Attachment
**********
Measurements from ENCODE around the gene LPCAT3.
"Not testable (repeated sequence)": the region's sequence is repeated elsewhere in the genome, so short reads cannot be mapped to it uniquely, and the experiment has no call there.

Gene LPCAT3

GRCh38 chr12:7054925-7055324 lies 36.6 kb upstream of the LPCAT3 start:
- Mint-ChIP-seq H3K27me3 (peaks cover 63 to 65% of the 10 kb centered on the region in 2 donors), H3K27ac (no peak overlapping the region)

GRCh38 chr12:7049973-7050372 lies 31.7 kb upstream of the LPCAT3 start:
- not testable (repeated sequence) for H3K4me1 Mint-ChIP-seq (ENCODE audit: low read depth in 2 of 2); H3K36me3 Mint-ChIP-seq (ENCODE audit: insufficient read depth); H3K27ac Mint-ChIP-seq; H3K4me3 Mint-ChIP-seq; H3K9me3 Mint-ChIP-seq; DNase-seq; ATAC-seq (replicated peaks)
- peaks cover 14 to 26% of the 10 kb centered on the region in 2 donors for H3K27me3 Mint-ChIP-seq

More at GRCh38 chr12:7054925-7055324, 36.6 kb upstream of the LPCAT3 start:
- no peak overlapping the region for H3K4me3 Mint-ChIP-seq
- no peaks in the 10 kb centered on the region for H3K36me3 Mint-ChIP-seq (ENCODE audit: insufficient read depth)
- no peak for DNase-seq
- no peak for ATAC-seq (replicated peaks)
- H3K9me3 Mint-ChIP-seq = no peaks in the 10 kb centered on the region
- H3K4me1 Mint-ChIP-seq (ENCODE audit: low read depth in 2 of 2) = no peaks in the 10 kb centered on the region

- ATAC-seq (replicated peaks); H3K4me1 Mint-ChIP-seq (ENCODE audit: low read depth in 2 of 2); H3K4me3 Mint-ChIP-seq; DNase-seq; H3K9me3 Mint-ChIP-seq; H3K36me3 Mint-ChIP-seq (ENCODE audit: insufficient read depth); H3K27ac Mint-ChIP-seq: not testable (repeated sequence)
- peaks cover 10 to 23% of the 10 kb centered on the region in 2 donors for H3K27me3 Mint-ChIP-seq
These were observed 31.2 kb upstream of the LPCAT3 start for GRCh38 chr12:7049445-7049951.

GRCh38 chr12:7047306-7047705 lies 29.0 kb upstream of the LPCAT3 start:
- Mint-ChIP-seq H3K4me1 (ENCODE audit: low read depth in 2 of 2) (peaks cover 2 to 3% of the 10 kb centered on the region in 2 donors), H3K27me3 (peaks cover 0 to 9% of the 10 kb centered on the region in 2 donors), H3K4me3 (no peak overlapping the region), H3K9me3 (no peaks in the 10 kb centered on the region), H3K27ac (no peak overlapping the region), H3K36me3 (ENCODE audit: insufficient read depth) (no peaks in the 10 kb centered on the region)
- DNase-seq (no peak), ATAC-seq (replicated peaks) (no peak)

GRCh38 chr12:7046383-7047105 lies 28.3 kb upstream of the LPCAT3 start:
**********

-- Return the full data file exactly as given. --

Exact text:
Measurements from ENCODE around the gene LPCAT3.
"Not testable (repeated sequence)": the region's sequence is repeated elsewhere in the genome, so short reads cannot be mapped to it uniquely, and the experiment has no call there.

Gene LPCAT3

GRCh38 chr12:7054925-7055324 lies 36.6 kb upstream of the LPCAT3 start:
- Mint-ChIP-seq H3K27me3 (peaks cover 63 to 65% of the 10 kb centered on the region in 2 donors), H3K27ac (no peak overlapping the region)

GRCh38 chr12:7049973-7050372 lies 31.7 kb upstream of the LPCAT3 start:
- not testable (repeated sequence) for H3K4me1 Mint-ChIP-seq (ENCODE audit: low read depth in 2 of 2); H3K36me3 Mint-ChIP-seq (ENCODE audit: insufficient read depth); H3K27ac Mint-ChIP-seq; H3K4me3 Mint-ChIP-seq; H3K9me3 Mint-ChIP-seq; DNase-seq; ATAC-seq (replicated peaks)
- peaks cover 14 to 26% of the 10 kb centered on the region in 2 donors for H3K27me3 Mint-ChIP-seq

More at GRCh38 chr12:7054925-7055324, 36.6 kb upstream of the LPCAT3 start:
- no peak overlapping the region for H3K4me3 Mint-ChIP-seq
- no peaks in the 10 kb centered on the region for H3K36me3 Mint-ChIP-seq (ENCODE audit: insufficient read depth)
- no peak for DNase-seq
- no peak for ATAC-seq (replicated peaks)
- H3K9me3 Mint-ChIP-seq = no peaks in the 10 kb centered on the region
- H3K4me1 Mint-ChIP-seq (ENCODE audit: low read depth in 2 of 2) = no peaks in the 10 kb centered on the region

- ATAC-seq (replicated peaks); H3K4me1 Mint-ChIP-seq (ENCODE audit: low read depth in 2 of 2); H3K4me3 Mint-ChIP-seq; DNase-seq; H3K9me3 Mint-ChIP-seq; H3K36me3 Mint-ChIP-seq (ENCODE audit: insufficient read depth); H3K27ac Mint-ChIP-seq: not testable (repeated sequence)
- peaks cover 10 to 23% of the 10 kb centered on the region in 2 donors for H3K27me3 Mint-ChIP-seq
These were observed 31.2 kb upstream of the LPCAT3 start for GRCh38 chr12:7049445-7049951.

GRCh38 chr12:7047306-7047705 lies 29.0 kb upstream of the LPCAT3 start:
- Mint-ChIP-seq H3K4me1 (ENCODE audit: low read depth in 2 of 2) (peaks cover 2 to 3% of the 10 kb centered on the region in 2 donors), H3K27me3 (peaks cover 0 to 9% of the 10 kb centered on the region in 2 donors), H3K4me3 (no peak overlapping the region), H3K9me3 (no peaks in the 10 kb centered on the region), H3K27ac (no peak overlapping the region), H3K36me3 (ENCODE audit: insufficient read depth) (no peaks in the 10 kb centered on the region)
- DNase-seq (no peak), ATAC-seq (replicated peaks) (no peak)

GRCh38 chr12:7046383-7047105 lies 28.3 kb upstream of the LPCAT3 start: